Future Prospects. Council Bluffs is situated almost in the geographical centre of the United States, upon the longest stream on the globe, and directly in route west from the great metropolis of the east to the South Pass, and at the entrance to the Great and only natural highway to the Pacific, the valley of the Platte. The fact that hundreds of thousands of pioneer immigrants have taken this as the only practicable route to California, where oneº has taken any other, is evidence sufficient of its importance. There are now four railroads from the East pointing directly to this place, some of which are fast progressing to completion, and the chain is already perfect from the Atlantic to the capital (entering the State at Davenport), and still they hasten towards us. We shall without doubt, within three years, hear the shrill whistle of the iron horse, making our hills and valleys re-echo with its rattle.
p194 Glenwood, the county-seat of Mills County, is 24 miles south of Council Bluffs, has a population of about 800, is surrounded by an excellent agricultural district, and inhabited by a thrifty, energetic people.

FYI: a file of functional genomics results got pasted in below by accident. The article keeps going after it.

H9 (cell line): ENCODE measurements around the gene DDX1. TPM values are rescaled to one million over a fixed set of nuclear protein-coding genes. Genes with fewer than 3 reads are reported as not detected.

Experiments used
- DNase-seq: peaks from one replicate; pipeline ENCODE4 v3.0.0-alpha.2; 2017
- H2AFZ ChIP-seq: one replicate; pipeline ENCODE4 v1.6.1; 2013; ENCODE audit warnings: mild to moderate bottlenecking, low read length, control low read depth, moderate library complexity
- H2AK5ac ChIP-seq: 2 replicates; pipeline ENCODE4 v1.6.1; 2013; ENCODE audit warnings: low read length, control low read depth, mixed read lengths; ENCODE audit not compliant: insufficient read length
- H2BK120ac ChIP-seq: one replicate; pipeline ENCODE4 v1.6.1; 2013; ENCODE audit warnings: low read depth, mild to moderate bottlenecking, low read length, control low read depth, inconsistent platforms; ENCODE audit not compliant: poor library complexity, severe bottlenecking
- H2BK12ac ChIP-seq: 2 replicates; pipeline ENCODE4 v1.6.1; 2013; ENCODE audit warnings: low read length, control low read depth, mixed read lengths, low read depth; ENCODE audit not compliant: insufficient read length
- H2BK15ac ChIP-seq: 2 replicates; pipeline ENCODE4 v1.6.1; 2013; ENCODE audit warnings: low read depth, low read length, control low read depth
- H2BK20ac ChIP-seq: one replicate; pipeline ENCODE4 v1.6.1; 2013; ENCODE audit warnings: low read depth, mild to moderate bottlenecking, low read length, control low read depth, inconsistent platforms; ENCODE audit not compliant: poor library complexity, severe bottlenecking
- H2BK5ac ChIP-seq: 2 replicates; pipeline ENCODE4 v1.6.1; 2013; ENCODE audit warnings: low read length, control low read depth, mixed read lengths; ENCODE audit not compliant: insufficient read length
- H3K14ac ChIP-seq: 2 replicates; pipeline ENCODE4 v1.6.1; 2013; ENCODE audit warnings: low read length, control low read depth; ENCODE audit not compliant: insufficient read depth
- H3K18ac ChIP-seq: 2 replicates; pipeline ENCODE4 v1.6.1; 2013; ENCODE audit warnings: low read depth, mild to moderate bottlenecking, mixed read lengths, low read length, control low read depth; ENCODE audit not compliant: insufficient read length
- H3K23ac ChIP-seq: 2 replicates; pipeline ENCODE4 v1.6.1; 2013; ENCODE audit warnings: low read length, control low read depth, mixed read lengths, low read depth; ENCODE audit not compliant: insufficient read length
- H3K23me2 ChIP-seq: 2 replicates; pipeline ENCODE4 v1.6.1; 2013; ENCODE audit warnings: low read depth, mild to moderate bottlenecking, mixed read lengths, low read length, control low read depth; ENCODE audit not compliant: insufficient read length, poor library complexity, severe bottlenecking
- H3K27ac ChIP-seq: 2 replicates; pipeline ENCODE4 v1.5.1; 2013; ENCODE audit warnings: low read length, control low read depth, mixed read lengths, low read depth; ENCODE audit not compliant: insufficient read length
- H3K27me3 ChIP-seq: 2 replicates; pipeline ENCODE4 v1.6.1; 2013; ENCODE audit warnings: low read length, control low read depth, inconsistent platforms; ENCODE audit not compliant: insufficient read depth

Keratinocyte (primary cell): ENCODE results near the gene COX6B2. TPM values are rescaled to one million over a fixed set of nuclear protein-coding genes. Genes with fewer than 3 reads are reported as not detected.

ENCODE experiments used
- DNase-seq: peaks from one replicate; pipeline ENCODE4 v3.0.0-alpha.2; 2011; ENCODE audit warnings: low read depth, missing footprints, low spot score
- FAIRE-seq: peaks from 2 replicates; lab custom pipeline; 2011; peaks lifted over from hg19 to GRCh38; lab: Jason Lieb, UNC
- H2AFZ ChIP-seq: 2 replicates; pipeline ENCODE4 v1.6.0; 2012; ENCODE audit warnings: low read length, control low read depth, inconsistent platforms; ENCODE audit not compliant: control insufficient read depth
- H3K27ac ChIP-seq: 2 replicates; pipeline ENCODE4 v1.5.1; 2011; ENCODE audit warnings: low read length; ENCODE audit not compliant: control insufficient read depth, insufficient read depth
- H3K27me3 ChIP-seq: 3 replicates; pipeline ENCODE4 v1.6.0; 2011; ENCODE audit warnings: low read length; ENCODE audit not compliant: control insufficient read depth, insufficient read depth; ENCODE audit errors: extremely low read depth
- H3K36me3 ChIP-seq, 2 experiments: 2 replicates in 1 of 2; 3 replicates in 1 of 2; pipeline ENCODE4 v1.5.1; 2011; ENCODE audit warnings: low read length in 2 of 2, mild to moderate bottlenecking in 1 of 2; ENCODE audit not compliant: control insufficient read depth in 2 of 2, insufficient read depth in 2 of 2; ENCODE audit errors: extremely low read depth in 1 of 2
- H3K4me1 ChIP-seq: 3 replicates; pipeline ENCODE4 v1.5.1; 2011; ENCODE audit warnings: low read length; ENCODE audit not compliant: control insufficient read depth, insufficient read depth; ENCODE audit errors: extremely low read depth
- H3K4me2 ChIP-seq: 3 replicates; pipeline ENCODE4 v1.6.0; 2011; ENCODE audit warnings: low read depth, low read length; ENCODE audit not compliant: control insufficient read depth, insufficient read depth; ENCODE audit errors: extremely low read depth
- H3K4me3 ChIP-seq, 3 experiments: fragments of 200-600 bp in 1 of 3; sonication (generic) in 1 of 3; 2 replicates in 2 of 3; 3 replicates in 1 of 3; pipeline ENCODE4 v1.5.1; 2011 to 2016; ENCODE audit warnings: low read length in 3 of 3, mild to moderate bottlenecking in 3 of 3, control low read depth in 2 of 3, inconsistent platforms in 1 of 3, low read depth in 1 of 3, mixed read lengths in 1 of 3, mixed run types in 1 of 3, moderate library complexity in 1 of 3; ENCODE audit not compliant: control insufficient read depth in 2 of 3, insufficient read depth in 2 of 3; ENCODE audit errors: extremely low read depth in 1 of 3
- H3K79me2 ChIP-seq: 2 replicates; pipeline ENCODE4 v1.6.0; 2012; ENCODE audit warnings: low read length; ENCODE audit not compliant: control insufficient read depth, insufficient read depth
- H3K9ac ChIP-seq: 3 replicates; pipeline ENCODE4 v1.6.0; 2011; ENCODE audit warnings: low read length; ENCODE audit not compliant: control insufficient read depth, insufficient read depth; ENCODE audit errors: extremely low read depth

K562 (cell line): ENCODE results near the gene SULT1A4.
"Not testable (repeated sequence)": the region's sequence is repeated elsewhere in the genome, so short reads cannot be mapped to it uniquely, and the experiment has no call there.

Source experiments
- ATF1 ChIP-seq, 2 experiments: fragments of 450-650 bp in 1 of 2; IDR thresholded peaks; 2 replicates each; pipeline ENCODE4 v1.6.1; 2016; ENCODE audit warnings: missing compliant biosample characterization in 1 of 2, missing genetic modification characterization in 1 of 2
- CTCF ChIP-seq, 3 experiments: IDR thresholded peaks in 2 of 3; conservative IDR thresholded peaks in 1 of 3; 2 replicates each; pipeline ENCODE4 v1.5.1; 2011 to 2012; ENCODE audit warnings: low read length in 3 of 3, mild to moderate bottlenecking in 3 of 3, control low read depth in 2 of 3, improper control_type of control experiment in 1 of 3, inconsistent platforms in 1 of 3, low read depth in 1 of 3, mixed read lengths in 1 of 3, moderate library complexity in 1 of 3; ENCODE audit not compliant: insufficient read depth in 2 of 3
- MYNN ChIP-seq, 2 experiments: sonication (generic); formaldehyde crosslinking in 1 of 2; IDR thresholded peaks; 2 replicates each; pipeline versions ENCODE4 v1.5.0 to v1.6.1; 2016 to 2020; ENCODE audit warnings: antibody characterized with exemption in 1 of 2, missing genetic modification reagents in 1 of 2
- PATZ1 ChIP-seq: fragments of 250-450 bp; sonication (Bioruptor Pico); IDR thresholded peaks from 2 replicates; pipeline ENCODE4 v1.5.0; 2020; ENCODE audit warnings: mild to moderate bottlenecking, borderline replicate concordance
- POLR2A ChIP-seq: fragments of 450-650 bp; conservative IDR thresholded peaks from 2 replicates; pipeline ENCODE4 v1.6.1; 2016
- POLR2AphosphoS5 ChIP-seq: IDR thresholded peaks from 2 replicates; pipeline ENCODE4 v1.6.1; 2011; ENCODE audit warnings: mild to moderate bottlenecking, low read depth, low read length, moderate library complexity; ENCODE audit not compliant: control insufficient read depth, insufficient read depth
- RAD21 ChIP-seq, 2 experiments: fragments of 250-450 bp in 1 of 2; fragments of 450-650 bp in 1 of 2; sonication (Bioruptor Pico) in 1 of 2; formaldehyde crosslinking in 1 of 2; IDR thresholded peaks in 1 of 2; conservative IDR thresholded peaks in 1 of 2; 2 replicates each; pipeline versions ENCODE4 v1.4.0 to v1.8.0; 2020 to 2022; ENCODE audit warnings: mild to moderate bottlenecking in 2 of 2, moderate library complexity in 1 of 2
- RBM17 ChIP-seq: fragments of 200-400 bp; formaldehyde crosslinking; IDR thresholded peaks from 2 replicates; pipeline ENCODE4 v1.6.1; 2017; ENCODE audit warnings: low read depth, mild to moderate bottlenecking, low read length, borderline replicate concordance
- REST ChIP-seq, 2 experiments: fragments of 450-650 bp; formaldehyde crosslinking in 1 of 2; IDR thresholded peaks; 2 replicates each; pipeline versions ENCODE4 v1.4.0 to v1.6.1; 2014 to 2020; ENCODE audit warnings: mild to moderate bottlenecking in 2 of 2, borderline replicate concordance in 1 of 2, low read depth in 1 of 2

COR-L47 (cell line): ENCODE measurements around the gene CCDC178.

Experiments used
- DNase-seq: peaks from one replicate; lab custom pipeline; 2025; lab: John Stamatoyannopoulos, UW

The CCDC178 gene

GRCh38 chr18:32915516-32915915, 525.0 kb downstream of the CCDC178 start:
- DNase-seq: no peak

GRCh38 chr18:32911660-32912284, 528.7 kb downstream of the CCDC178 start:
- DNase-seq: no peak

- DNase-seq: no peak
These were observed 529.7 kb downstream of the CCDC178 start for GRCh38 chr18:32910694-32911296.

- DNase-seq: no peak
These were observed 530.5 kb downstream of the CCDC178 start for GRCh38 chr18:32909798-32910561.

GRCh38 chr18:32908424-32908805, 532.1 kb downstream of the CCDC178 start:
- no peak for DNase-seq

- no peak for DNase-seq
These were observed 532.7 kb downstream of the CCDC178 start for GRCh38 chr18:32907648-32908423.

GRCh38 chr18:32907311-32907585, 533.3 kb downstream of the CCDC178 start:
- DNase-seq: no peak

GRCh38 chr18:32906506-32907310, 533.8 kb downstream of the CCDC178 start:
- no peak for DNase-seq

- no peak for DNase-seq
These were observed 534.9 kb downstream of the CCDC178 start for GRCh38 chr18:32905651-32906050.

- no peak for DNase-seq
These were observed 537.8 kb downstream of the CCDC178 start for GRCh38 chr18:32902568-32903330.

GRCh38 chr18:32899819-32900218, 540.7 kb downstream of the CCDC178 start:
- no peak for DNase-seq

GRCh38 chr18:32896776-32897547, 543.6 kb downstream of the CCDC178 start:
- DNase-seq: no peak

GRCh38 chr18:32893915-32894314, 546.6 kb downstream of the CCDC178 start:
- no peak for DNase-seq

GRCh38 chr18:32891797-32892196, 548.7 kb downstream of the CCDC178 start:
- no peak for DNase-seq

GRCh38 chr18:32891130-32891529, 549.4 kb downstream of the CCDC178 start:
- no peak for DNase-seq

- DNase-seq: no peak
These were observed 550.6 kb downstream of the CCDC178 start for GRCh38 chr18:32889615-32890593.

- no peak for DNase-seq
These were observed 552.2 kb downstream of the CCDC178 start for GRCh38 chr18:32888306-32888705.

Sidney, the seat of justice of Fremont, is 24 miles farther south, is beautifully located, has a population of some 500, and has a brisk trade with the country — rapidly increasing.
St. Mary's, opposite Bellevue, 2 miles below Council Bluffs, is a brisk young place, and promises to be a town of importance.
Iranistan, in Cass County, is 40 miles east of Council Bluffs, on the Ft. des Moines stage road. It is situated upon one of the Nishnabotnas, has one good water-mill, and several creditable buildings. There is excellent timber in the region, good water, stone mill-sites, and a fine farming district of land.
Cabinet manufactories are much needed in Western Iowa, as very many there fit out for the borders and Nebraska, and manufactories are scarce, and furniture extravagantly high.